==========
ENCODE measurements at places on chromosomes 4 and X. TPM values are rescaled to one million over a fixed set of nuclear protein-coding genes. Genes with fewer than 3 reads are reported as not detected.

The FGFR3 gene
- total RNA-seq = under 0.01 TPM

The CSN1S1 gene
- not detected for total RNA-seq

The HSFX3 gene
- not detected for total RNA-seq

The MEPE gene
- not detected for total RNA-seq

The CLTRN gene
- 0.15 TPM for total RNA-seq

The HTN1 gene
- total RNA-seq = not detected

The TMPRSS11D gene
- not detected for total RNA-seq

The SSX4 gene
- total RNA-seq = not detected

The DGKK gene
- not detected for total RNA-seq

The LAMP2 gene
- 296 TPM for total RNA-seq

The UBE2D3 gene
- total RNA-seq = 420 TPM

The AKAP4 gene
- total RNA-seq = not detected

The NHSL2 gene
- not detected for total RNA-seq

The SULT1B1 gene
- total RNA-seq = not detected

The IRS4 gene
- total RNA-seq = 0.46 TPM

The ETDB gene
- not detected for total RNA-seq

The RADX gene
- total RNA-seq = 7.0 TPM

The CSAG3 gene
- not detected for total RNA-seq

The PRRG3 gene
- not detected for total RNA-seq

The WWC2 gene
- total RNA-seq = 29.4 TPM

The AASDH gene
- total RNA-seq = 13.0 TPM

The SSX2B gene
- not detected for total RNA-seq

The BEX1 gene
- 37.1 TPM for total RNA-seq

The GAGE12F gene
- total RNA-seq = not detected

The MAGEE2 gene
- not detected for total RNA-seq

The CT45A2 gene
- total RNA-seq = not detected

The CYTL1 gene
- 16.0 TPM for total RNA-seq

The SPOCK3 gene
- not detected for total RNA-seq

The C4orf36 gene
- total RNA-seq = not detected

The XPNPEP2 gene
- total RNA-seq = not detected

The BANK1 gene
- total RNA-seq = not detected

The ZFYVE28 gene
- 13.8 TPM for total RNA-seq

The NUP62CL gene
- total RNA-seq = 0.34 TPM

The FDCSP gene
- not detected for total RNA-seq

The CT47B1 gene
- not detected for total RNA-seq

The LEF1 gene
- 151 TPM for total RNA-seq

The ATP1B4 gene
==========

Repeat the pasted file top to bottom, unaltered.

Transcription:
ENCODE measurements at places on chromosomes 4 and X. TPM values are rescaled to one million over a fixed set of nuclear protein-coding genes. Genes with fewer than 3 reads are reported as not detected.

The FGFR3 gene
- total RNA-seq = under 0.01 TPM

The CSN1S1 gene
- not detected for total RNA-seq

The HSFX3 gene
- not detected for total RNA-seq

The MEPE gene
- not detected for total RNA-seq

The CLTRN gene
- 0.15 TPM for total RNA-seq

The HTN1 gene
- total RNA-seq = not detected

The TMPRSS11D gene
- not detected for total RNA-seq

The SSX4 gene
- total RNA-seq = not detected

The DGKK gene
- not detected for total RNA-seq

The LAMP2 gene
- 296 TPM for total RNA-seq

The UBE2D3 gene
- total RNA-seq = 420 TPM

The AKAP4 gene
- total RNA-seq = not detected

The NHSL2 gene
- not detected for total RNA-seq

The SULT1B1 gene
- total RNA-seq = not detected

The IRS4 gene
- total RNA-seq = 0.46 TPM

The ETDB gene
- not detected for total RNA-seq

The RADX gene
- total RNA-seq = 7.0 TPM

The CSAG3 gene
- not detected for total RNA-seq

The PRRG3 gene
- not detected for total RNA-seq

The WWC2 gene
- total RNA-seq = 29.4 TPM

The AASDH gene
- total RNA-seq = 13.0 TPM

The SSX2B gene
- not detected for total RNA-seq

The BEX1 gene
- 37.1 TPM for total RNA-seq

The GAGE12F gene
- total RNA-seq = not detected

The MAGEE2 gene
- not detected for total RNA-seq

The CT45A2 gene
- total RNA-seq = not detected

The CYTL1 gene
- 16.0 TPM for total RNA-seq

The SPOCK3 gene
- not detected for total RNA-seq

The C4orf36 gene
- total RNA-seq = not detected

The XPNPEP2 gene
- total RNA-seq = not detected

The BANK1 gene
- total RNA-seq = not detected

The ZFYVE28 gene
- 13.8 TPM for total RNA-seq

The NUP62CL gene
- total RNA-seq = 0.34 TPM

The FDCSP gene
- not detected for total RNA-seq

The CT47B1 gene
- not detected for total RNA-seq

The LEF1 gene
- 151 TPM for total RNA-seq

The ATP1B4 gene